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Here’s to our American somms!



If you have 10 minutes, read this story on “The Rise of the American ‘Somm,’” by the engaing London writer, Francis Percival. In it, he tracks the evolution of “sommeliers”— a “previous generation of quiet professionals” who wore tastevins and tuxedos, and confined themselves almost exclusively to the wines of France–to today’s “somms”–with “tattoos on display,” dressed in “barely more than a t-shirt and jeans,” and possessed of a “relentlessly informal, swaggering” presence.

Obviously, Francis has mixed feelings about our beloved American somms! On the one hand, he recognizes that “the wines embraced by this new somm are diverse,” which surely is a good thing. But he seems a little put off by their new somm culture: it’s “fratty,” its language is “equal parts grifter slang and wine-service Urban Dictionary,” it’s addicted to “lots of photos on Instagram.” American somms have an annoying habit of “touching guests,” which is “unknown in most of Europe,” and “the public face of the American somm has become one of intense, but friendly competition with their bros.”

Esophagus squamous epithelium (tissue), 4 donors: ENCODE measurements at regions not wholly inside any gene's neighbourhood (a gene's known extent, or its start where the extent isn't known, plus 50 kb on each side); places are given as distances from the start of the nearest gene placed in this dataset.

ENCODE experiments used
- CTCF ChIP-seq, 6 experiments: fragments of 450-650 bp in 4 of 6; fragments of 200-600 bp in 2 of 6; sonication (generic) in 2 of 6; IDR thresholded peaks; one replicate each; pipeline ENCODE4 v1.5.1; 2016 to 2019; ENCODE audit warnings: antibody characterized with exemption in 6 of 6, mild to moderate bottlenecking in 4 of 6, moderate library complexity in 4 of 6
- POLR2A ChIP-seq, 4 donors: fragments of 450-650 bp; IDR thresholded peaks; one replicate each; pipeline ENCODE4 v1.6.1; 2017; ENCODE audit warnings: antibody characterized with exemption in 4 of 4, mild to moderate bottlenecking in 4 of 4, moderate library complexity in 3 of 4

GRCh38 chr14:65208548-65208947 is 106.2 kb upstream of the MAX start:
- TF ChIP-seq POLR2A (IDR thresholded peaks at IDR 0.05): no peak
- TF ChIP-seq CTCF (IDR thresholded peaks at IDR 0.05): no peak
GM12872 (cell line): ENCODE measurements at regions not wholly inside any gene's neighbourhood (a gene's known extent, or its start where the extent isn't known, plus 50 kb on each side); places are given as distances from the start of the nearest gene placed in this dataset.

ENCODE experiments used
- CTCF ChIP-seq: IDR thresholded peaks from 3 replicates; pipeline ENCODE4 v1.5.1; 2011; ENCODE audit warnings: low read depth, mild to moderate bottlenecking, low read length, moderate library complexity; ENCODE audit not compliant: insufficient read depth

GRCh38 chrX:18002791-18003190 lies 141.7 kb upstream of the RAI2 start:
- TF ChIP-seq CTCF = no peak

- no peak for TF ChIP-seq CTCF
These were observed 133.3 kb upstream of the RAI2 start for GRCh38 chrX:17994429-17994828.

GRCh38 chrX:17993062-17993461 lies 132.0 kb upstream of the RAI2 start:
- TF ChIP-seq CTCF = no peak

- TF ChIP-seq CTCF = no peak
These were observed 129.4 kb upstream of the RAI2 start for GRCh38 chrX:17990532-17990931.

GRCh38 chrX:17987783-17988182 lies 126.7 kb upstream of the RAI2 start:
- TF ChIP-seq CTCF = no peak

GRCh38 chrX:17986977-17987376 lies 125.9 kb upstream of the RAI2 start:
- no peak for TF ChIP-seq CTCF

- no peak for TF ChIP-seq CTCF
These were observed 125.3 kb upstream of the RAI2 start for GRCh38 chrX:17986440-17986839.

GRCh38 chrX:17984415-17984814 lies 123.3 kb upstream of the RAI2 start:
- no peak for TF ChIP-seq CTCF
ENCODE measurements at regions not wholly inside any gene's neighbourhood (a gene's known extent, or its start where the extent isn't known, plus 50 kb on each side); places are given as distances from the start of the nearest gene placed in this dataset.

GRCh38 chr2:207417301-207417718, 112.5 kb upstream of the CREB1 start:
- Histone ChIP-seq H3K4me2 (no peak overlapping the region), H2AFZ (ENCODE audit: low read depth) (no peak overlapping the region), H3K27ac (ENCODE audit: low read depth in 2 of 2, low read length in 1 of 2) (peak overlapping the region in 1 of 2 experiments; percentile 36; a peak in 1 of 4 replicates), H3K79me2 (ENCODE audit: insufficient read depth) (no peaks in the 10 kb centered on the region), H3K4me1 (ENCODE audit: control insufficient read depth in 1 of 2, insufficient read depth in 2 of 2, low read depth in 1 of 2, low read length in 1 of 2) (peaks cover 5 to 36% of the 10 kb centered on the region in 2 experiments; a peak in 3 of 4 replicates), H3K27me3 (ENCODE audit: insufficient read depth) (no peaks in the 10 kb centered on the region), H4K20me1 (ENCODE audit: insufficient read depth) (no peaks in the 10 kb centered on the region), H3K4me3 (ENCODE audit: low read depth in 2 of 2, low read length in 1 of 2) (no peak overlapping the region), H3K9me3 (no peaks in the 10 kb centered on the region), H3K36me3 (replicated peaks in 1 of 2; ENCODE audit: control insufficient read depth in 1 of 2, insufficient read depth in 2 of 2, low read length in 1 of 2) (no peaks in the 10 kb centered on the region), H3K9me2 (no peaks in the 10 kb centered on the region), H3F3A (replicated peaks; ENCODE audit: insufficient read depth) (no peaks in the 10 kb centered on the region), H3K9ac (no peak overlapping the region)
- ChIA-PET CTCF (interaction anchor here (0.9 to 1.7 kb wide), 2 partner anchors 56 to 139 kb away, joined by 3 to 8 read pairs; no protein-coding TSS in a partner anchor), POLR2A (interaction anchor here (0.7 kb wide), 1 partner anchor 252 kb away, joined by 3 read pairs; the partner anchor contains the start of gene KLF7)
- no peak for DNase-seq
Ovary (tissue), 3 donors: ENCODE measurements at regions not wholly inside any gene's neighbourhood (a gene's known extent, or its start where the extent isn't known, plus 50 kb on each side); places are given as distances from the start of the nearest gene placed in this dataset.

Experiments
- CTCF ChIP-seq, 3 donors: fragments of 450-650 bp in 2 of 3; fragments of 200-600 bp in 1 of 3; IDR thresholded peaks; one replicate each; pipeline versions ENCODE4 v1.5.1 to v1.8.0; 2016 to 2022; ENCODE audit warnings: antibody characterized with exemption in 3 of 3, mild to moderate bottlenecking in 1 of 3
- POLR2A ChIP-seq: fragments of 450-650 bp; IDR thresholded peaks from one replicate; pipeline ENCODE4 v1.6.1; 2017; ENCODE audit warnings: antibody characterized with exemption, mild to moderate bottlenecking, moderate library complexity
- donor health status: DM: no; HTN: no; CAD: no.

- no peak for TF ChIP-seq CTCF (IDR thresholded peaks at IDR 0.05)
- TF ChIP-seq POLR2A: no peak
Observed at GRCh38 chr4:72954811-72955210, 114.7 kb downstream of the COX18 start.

Good writing, and Francis concedes that, as an Englishman, his viewpoint may be biased. “It’s been staggering to me,” he writes, how “professional wine service has been refashioned into something close to the apotheosis of modern America,” which sounds like something between crowd surfing at a rock concert and smoking a blunt. So allow me, as an American (and a Californian at that, the apotheosis of casual, engaging America) to defend our tattooed somms.